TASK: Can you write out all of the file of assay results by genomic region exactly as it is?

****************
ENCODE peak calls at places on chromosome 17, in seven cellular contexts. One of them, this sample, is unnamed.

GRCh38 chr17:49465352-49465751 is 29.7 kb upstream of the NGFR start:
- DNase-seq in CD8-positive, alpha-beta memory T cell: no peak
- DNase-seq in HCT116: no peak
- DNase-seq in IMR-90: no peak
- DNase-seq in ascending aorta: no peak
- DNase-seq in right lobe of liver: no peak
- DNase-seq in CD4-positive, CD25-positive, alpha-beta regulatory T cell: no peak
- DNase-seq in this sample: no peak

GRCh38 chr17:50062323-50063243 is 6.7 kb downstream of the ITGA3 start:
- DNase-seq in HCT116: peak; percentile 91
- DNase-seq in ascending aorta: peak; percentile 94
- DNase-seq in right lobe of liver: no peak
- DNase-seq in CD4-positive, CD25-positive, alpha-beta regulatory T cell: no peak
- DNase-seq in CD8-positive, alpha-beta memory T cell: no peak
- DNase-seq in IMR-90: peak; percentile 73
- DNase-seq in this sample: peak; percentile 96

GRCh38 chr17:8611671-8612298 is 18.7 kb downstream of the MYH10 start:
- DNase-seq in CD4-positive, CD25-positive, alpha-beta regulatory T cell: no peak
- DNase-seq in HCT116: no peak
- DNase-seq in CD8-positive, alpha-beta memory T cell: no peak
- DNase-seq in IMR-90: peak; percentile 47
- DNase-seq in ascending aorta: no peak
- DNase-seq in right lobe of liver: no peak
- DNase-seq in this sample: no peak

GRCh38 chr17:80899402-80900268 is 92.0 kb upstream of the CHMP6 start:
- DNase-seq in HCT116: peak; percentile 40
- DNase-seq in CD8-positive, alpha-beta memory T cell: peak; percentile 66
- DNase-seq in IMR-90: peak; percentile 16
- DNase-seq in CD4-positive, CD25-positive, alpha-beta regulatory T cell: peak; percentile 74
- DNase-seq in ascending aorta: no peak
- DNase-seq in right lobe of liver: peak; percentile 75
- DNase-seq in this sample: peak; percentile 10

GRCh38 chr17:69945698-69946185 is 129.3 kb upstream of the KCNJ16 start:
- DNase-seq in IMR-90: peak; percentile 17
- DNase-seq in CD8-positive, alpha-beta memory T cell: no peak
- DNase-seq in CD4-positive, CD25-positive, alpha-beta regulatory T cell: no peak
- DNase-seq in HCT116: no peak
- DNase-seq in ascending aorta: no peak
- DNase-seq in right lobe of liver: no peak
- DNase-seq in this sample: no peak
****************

ENCODE peak calls at places on chromosome 17, in seven cellular contexts. One of them, this sample, is unnamed.

GRCh38 chr17:49465352-49465751 is 29.7 kb upstream of the NGFR start:
- DNase-seq in CD8-positive, alpha-beta memory T cell: no peak
- DNase-seq in HCT116: no peak
- DNase-seq in IMR-90: no peak
- DNase-seq in ascending aorta: no peak
- DNase-seq in right lobe of liver: no peak
- DNase-seq in CD4-positive, CD25-positive, alpha-beta regulatory T cell: no peak
- DNase-seq in this sample: no peak

GRCh38 chr17:50062323-50063243 is 6.7 kb downstream of the ITGA3 start:
- DNase-seq in HCT116: peak; percentile 91
- DNase-seq in ascending aorta: peak; percentile 94
- DNase-seq in right lobe of liver: no peak
- DNase-seq in CD4-positive, CD25-positive, alpha-beta regulatory T cell: no peak
- DNase-seq in CD8-positive, alpha-beta memory T cell: no peak
- DNase-seq in IMR-90: peak; percentile 73
- DNase-seq in this sample: peak; percentile 96

GRCh38 chr17:8611671-8612298 is 18.7 kb downstream of the MYH10 start:
- DNase-seq in CD4-positive, CD25-positive, alpha-beta regulatory T cell: no peak
- DNase-seq in HCT116: no peak
- DNase-seq in CD8-positive, alpha-beta memory T cell: no peak
- DNase-seq in IMR-90: peak; percentile 47
- DNase-seq in ascending aorta: no peak
- DNase-seq in right lobe of liver: no peak
- DNase-seq in this sample: no peak

GRCh38 chr17:80899402-80900268 is 92.0 kb upstream of the CHMP6 start:
- DNase-seq in HCT116: peak; percentile 40
- DNase-seq in CD8-positive, alpha-beta memory T cell: peak; percentile 66
- DNase-seq in IMR-90: peak; percentile 16
- DNase-seq in CD4-positive, CD25-positive, alpha-beta regulatory T cell: peak; percentile 74
- DNase-seq in ascending aorta: no peak
- DNase-seq in right lobe of liver: peak; percentile 75
- DNase-seq in this sample: peak; percentile 10

GRCh38 chr17:69945698-69946185 is 129.3 kb upstream of the KCNJ16 start:
- DNase-seq in IMR-90: peak; percentile 17
- DNase-seq in CD8-positive, alpha-beta memory T cell: no peak
- DNase-seq in CD4-positive, CD25-positive, alpha-beta regulatory T cell: no peak
- DNase-seq in HCT116: no peak
- DNase-seq in ascending aorta: no peak
- DNase-seq in right lobe of liver: no peak
- DNase-seq in this sample: no peak